Cows need time to adjust to daylight savings time
Press release from American Dairy Association North East:
Do you have trouble adjusting to daylight saving time? If you do, then you aren’t alone. Dairy cows do, too.
“Like many of us, cows are creatures of habit,” said Natasha Stein Sutherland, dairy farmer and owner of Stein Farms in Le Roy. “That first week after the time changes takes a little adjustment for everyone on the farm – cows and farmers alike.”
To ease the transition, some farmers will make gradual adjustments to the cow’s schedules – shifting milking times in 30-minute increments over two days. Others find it’s just as easy to make the switch all at once.
“It really depends on the individual farm and their management practices,” said Stein Sutherland. “There’s no one-size-fits-all when it comes to dairy farming. But, keeping cows comfortable and content is something we all practice every day.”
According to Stein Sutherland, research shows that more light helps cows produce more milk and ideally, cows should have 16 to 18 hours of daylight each day. Farmers use a variety of practices – including lights on timers – to ensure cows have the light they need.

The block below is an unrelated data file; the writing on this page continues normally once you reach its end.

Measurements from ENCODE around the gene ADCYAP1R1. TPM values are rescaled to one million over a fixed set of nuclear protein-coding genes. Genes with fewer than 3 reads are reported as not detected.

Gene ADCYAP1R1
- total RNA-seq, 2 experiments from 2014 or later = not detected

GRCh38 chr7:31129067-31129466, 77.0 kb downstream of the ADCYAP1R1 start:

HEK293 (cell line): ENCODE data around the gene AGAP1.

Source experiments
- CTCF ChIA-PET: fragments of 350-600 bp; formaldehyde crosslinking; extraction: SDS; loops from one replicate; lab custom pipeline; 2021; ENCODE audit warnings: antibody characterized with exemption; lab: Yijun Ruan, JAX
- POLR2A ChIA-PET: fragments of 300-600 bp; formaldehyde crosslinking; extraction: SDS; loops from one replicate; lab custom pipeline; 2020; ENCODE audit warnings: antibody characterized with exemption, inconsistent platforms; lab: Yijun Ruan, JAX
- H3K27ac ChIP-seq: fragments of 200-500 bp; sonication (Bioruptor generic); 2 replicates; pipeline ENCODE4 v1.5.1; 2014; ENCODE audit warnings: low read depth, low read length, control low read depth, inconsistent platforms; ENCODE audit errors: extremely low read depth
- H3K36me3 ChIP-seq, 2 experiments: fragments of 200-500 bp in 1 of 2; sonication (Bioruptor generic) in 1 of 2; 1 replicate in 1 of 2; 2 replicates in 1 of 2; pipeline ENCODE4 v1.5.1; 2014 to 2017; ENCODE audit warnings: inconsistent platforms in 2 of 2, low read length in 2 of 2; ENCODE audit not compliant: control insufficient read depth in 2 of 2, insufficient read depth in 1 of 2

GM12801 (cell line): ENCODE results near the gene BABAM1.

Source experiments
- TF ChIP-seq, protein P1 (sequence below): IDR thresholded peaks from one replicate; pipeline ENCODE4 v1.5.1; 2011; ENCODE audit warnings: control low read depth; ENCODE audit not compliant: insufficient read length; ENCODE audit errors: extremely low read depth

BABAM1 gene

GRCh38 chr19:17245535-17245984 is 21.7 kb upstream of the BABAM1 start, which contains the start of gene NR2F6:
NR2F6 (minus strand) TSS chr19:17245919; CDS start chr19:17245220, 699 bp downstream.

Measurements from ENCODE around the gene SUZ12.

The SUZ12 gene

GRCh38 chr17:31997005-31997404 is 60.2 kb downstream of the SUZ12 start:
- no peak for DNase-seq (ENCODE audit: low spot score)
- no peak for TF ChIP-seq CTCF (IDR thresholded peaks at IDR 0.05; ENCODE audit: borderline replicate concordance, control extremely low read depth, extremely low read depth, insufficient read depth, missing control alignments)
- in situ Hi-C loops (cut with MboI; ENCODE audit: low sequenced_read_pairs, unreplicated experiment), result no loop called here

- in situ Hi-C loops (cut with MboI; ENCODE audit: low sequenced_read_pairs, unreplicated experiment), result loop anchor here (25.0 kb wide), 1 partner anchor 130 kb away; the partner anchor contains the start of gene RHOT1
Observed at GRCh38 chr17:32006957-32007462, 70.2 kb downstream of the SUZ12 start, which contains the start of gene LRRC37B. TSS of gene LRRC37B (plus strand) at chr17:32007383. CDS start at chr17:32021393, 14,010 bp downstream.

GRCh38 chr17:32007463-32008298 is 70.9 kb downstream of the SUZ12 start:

This year marks the 44th year when clocks are set forward one hour. President Nixon signed into law the Emergency Daylight Saving Time Energy Conservation Act in 1974. The extra hour of daylight will last until Nov. 4.
Photo submitted by Stein Farms.
Actually DST was adopted nationally in 1966 -- The Uniform Time Act. Nixon only extended the length of the DST period for a couple years.
"The extra hour of daylight will last until Nov. 4."
Really? How did they do that?
Did someone figure out how to slow the Earth's rotation?